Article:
Archive for the ‘Training’ Category

Sport Seneca Style

Friday, July 24th, 2009

Three years ago, Toronto’s Elyse Hopfner-Hibbs made history as the first female Canadian to win a medal at the World Championships. In recent years, this country’s medal hopes had rested on Olympians such as Stella Umeh, Yvonne Tousek and Kate Richardson, but it wasn’t until 2006 that a Canadian gymnast stood proudly on the most prestigious podium of all. Only seasoned competitors Irina Krasnyanska (UKR) and Sandra Izbasa (ROM) scored higher than Elyse’s 15.475 on the balance beam.

Elyse Hopfner-Hibbs, 2006 World Championships

Elyse’s routine exudes the beam style shared by many Sport Seneca gymnasts of the past. In the next few beam routines, you’ll note the particular type of choreography and the skills (in particular the illusions, the double turns and the Homma flairs mounts, named for Sport Seneca gymnast Leah Homma) that make these beam routines distinctly Seneca.

Peng Peng Lee, 2008 Canadian National Championships

Lydia Williams, 2003 8-Country Competition in the Netherlands

Michelle Conway, 1999 World Championships

And perhaps the first from this Toronto gymnastics club to demonstrate this distinct style:

Koyuki Oka, 1988 Pacific Alliance

Now that Sport Seneca’s head coach, Carol-Angela Orchard, has left for England, it remains to be seen whether current gymnasts like Peng Peng Lee can maintain the high level of gymnastics the club has contributed to the Canadian scene over the past few decades. Peng Peng continues to train with former Sport Seneca coach Brian McVey at Discovery Gymnastics.

Gymnix 2009 – Junior and International Cups

Wednesday, March 11th, 2009

Gymbyte and I have just returned from L’International Gymnix 2009, and it was an amazing weekend in Montreal! This was the inaugural year as a World Cup event and it was a great success, especially on the men’s side where many of the world’s top competitors were present.

The Junior Cup portion of the competition included female gymnasts from Canada, France, Russia and the USA. The International Cup female competitors competed alongside the juniors, with gymnasts representing Canada, Australia, USA, France and Peru.

My favourite Bits:

– The General Warm-Up. I saw the American girls going through the routine of donkey kicks, needles, walking on hands, twisting leaps, etc…all under the watchful eye of Marta Karolyi. The Russians’ warm-up routine included rows of back extension to 1.5 pirouette on hands to front roll to press handstand to 1.5 pirouette on hands.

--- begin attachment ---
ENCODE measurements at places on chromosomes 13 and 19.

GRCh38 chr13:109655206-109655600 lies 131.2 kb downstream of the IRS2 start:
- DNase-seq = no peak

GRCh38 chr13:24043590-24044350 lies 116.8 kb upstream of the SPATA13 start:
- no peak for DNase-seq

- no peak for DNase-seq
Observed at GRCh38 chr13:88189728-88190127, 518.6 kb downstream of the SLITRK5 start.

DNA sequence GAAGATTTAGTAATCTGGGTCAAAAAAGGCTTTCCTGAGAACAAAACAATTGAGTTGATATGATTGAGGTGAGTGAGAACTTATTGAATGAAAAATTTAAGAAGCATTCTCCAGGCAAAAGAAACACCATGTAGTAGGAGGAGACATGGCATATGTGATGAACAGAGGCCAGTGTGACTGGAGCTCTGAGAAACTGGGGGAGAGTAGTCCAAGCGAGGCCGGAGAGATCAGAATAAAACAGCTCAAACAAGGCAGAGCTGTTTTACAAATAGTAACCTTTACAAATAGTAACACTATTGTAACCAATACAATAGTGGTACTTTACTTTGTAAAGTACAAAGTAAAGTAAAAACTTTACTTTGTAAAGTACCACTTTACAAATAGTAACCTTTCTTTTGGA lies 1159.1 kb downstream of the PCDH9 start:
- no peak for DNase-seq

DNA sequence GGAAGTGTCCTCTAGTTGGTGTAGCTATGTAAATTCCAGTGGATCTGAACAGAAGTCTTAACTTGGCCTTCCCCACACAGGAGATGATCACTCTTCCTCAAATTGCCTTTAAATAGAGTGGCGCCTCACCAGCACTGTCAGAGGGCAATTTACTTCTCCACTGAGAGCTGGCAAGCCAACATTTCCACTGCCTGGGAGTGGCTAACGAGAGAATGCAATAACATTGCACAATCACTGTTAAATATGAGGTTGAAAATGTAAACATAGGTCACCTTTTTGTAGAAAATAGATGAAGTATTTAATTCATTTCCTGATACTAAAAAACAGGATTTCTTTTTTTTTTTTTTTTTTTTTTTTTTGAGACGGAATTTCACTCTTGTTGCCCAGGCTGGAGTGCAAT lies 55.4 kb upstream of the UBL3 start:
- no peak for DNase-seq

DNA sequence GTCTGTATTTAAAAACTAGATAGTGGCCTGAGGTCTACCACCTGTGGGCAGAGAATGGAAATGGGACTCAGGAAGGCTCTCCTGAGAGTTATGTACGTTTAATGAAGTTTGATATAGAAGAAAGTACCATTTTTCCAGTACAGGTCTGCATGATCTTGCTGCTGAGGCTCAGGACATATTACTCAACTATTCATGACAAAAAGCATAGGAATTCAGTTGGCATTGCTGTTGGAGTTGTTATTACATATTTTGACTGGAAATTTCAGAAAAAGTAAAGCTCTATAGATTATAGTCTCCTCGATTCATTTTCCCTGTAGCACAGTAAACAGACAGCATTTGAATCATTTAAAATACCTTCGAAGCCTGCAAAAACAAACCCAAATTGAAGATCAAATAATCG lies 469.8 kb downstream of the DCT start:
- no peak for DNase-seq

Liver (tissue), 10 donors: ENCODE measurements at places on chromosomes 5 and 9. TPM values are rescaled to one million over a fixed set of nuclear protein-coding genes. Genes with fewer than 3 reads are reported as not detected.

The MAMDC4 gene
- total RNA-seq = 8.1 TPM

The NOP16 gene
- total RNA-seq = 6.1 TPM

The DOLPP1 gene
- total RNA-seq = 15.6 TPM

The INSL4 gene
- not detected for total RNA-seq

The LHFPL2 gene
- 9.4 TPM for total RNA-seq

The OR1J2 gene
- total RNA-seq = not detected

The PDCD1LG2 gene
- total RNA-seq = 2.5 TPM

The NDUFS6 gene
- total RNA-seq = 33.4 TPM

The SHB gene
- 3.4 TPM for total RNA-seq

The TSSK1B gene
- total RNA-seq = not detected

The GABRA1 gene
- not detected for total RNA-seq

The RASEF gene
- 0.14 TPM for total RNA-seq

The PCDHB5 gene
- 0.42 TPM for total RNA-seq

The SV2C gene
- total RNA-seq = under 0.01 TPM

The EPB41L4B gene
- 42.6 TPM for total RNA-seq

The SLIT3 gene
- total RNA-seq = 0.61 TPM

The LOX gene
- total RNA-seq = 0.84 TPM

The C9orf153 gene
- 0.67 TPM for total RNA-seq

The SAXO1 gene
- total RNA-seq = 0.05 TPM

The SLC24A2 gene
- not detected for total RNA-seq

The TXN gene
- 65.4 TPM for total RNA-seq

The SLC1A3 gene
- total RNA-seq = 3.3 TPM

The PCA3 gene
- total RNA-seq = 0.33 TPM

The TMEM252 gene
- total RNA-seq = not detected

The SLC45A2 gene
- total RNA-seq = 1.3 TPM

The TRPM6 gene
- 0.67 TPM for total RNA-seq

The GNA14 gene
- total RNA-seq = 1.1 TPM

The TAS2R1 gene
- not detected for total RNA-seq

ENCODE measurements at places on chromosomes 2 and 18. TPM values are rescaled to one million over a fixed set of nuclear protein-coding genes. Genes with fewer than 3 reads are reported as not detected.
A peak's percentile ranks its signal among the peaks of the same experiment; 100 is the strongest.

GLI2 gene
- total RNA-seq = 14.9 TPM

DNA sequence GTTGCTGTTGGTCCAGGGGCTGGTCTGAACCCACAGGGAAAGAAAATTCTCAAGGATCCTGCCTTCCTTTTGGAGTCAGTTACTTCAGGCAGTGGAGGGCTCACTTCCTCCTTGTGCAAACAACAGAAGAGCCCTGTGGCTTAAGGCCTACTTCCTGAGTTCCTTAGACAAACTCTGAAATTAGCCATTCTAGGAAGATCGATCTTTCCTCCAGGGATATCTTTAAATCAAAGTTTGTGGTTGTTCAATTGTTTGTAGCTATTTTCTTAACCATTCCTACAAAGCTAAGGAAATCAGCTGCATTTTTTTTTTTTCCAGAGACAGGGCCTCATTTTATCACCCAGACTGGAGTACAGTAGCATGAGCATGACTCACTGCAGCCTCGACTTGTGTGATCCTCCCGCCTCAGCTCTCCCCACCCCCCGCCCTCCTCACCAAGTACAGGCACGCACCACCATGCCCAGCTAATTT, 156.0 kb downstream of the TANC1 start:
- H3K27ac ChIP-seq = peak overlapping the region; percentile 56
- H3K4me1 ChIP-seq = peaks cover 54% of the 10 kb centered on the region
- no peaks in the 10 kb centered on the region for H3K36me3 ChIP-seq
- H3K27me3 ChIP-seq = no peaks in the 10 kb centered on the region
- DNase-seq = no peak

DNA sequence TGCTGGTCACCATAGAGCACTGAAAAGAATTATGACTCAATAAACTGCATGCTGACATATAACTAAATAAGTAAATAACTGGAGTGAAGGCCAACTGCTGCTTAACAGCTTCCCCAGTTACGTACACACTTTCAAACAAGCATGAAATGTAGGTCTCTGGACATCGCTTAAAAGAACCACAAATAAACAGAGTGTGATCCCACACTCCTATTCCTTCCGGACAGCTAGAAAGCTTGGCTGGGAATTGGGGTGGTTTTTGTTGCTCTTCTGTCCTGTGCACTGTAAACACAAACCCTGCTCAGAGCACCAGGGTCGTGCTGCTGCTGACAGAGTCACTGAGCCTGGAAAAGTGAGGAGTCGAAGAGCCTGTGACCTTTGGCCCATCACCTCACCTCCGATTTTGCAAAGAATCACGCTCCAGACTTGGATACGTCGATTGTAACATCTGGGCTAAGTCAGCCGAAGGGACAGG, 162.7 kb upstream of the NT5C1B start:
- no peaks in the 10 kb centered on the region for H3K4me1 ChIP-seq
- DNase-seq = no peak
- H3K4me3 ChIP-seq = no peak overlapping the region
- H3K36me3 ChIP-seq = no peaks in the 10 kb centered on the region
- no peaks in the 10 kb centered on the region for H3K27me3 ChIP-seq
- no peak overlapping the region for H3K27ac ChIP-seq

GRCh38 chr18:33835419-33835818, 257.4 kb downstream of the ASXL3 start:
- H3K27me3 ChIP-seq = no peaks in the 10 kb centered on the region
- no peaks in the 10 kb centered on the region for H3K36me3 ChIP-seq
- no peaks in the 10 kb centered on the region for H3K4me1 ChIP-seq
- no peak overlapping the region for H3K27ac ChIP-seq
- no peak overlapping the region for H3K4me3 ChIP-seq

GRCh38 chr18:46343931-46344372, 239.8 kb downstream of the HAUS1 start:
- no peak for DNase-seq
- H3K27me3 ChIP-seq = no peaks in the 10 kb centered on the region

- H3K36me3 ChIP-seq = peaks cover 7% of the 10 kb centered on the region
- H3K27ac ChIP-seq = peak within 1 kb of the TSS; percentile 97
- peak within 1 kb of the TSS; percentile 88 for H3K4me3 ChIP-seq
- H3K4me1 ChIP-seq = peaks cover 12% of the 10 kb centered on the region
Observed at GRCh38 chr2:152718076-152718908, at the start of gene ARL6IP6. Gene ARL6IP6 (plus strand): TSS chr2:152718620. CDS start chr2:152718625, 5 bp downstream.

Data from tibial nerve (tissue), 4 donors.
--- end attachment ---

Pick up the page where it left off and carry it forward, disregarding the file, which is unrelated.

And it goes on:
General Warm-Up, International Gymnix 2009

– American Jordyn Wieber stole the show, winning all four events thanks to her level of difficulty, consistency and neat form. On Vault she performed a double-twisting Yurchenko, while on Beam she nailed her front aerial, one-hand backhandspring, layout combination and her standing full to back tuck. It was also a pleasure to see that Teodora Ungureanu’s protégée, Sabrina Vega, had been added to the roster at the last minute.

– One of my favourite routines of the evening belonged to Russian junior Yulia Belokobylskaya. Hers is the most balletic floor exercise in recent memory.

Yulia Belokobylskaya, International Gymnix 2009, Floor Exercise

– Canadian Mikaela Gerber’s floor exercise was every bit as gripping as Aisha Gerber’s Dire Straits routine. Both sisters exhibit interesting choreography and nice lines.

Mikaela Gerber, International Gymnix 2009, Floor Exercise

Stay tuned for Part 2…the Montreal World Cup!

“Hard work made it easy.”

Tuesday, January 20th, 2009

The artist is nothing without the gift, but the gift is nothing without work. –writer Emile Zola

Hard work made it easy. That is my secret. That is why I win. –gymnast Nadia Comaneci

Gymnasts and gym fans alike know the amount of intense training it takes to reach the top. Starting from a young age, gymnasts learn the discipline that is required to put their bodies through hours of rigorous training each day.

Fans from around the world have produced some amazing training montages over the years, but there are a few in particular I’d like to point out. The first is a fantastic one I came across called Training Emotions. I like it because it covers a wide variety of skills, gymnasts and eras, and I enjoy the dramatic music too!

Training Emotions Montage, by Gymlover

My favourite parts:

-A pensive portrait of Yelena Mukhina at 0:42. She will forever be remembered as the 1978 World Champion, denied a chance at the 1980 Olympic Games after a terrible injury. She passed away due to complications from her paralysis in late 2006.

-Unique skills, such as the aerial cartwheel perpendicular to the beam at 1:48, the Gaylord at 1:58 and the German giants to Tkatchev at 2:06.

-The gymnast practising a layout Jaeger with a harness at 2:15.

-Jackie Bender at 3:06. She was a strong gymnast on the Canadian National Team in the early 1990s, but I believe her strength, flexibility and balance would have lent itself well to Sports Acro or a show such as Cirque du Soleil.

Jackie Bender, Former Canadian National Team Member

The next training montage includes all the gymnasts striving to be part of the Unified Team at the 1992 Olympic Games. This was to be the last time competing together under one flag.

Soviet Training Montage

I’ll leave you with a well-made montage about China’s training system. I’ll reserve comment, except to say that it’s hard to watch such young gymnasts and that perhaps raising the age limit in international competition wouldn’t be such a bad thing after all.

Gymnastics in China

Please leave a comment and tell me about other montages you enjoy watching. I’m always interested in discovering new ones!